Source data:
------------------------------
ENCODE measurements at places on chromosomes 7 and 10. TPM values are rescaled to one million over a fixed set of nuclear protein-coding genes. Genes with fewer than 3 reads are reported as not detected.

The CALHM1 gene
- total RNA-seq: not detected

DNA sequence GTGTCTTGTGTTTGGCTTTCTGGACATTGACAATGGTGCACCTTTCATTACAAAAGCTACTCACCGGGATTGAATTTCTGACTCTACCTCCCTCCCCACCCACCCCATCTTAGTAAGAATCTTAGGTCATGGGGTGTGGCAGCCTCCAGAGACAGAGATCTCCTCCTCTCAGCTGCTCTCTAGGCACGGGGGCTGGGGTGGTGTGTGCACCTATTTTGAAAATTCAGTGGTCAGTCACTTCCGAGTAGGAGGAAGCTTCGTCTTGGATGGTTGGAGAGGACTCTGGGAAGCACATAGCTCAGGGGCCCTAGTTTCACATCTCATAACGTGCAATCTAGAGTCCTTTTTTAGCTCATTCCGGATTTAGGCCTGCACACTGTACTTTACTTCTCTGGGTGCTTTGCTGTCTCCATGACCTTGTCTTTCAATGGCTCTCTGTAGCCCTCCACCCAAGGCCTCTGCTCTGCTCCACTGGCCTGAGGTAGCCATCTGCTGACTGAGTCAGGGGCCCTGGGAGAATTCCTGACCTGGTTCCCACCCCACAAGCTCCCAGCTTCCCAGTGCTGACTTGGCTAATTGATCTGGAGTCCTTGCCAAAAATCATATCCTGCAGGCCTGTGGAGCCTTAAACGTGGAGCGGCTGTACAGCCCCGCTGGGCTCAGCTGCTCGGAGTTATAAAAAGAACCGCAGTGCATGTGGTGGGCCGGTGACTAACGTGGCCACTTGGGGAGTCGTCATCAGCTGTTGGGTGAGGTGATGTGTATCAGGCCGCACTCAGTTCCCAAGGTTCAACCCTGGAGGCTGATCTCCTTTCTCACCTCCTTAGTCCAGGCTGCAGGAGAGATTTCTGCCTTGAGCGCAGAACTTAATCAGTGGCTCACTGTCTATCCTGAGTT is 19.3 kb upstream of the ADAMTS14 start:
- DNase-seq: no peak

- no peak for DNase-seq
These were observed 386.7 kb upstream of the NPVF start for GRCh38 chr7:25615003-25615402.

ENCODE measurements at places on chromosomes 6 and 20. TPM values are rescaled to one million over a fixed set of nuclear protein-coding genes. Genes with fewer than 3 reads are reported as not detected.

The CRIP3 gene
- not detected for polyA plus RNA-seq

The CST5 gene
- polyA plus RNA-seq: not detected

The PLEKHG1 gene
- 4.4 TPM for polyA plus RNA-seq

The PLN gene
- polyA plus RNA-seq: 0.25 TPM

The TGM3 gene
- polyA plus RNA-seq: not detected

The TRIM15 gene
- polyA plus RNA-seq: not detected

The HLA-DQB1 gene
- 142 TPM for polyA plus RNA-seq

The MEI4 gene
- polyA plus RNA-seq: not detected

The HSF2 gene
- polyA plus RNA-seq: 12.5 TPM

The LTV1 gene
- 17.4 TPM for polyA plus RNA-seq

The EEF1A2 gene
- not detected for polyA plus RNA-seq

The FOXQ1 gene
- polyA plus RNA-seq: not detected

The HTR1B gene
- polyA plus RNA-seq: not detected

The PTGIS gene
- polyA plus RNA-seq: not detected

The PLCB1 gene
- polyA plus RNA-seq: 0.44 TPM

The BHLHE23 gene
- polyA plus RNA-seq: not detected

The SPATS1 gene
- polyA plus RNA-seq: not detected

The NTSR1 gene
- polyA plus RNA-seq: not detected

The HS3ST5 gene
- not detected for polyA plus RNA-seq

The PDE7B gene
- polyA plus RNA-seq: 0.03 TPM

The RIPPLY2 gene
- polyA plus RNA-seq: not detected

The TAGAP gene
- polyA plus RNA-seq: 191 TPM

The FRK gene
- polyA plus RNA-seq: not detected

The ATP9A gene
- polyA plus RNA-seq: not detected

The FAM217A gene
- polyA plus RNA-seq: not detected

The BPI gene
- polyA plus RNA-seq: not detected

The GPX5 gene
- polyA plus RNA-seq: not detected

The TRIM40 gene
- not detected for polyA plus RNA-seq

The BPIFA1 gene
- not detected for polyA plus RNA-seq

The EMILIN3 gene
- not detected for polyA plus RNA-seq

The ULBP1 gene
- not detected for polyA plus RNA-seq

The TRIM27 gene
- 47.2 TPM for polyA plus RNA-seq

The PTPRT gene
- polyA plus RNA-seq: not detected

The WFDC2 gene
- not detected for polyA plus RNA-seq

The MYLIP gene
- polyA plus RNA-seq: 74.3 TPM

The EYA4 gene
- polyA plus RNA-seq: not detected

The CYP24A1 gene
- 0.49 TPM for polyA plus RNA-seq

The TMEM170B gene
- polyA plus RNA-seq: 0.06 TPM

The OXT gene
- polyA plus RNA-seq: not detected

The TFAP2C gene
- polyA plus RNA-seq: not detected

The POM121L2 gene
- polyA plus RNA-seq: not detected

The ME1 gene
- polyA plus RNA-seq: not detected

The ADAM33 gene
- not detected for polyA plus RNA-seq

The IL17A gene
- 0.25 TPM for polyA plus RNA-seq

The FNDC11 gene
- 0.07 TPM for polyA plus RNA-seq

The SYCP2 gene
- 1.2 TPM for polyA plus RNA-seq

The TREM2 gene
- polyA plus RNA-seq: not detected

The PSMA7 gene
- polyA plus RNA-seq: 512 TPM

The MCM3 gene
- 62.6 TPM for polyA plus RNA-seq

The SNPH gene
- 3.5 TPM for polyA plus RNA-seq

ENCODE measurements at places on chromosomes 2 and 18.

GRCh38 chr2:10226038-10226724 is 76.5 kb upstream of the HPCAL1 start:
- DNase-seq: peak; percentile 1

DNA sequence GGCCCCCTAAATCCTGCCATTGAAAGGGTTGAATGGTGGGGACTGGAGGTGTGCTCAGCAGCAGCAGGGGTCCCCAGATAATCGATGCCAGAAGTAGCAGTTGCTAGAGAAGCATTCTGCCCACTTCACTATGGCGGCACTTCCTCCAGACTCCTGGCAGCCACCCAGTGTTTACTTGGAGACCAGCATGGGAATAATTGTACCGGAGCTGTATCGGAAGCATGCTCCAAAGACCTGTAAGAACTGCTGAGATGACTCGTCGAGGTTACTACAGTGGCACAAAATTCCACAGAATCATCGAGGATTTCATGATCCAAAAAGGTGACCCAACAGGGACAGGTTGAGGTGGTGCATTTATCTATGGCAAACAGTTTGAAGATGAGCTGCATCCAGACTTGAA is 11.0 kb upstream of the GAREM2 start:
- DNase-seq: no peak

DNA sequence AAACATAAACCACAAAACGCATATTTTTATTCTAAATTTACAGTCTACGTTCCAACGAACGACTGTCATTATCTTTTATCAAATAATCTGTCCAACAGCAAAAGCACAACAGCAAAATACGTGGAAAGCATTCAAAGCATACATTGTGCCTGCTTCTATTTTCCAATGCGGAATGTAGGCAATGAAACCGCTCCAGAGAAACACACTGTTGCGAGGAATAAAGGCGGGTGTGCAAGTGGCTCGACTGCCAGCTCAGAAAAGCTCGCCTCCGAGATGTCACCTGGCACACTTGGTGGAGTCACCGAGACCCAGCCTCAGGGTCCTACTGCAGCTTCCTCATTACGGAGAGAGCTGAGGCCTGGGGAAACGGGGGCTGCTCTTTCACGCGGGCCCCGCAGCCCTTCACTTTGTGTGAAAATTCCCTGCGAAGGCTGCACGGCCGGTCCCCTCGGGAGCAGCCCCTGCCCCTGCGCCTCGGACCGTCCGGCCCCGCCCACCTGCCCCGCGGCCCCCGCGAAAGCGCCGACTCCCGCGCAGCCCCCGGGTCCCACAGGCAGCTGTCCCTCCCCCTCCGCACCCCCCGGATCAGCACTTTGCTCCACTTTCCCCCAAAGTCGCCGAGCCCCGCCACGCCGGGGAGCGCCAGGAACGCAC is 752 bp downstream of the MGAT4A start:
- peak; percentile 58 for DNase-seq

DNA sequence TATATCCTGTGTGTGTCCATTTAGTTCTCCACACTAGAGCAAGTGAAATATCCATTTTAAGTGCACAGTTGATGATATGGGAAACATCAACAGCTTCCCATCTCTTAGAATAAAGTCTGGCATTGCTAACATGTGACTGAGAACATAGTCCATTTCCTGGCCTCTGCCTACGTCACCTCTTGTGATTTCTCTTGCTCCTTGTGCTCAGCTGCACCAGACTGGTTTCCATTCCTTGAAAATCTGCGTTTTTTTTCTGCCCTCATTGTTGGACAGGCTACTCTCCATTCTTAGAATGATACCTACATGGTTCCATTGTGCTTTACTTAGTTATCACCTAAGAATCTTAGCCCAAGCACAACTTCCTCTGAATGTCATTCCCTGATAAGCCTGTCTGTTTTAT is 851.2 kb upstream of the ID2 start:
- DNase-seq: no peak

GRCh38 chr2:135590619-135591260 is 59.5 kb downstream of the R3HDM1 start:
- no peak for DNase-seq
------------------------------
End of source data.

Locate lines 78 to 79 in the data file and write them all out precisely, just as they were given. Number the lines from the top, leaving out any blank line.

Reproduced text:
- polyA plus RNA-seq: 74.3 TPM

The EYA4 gene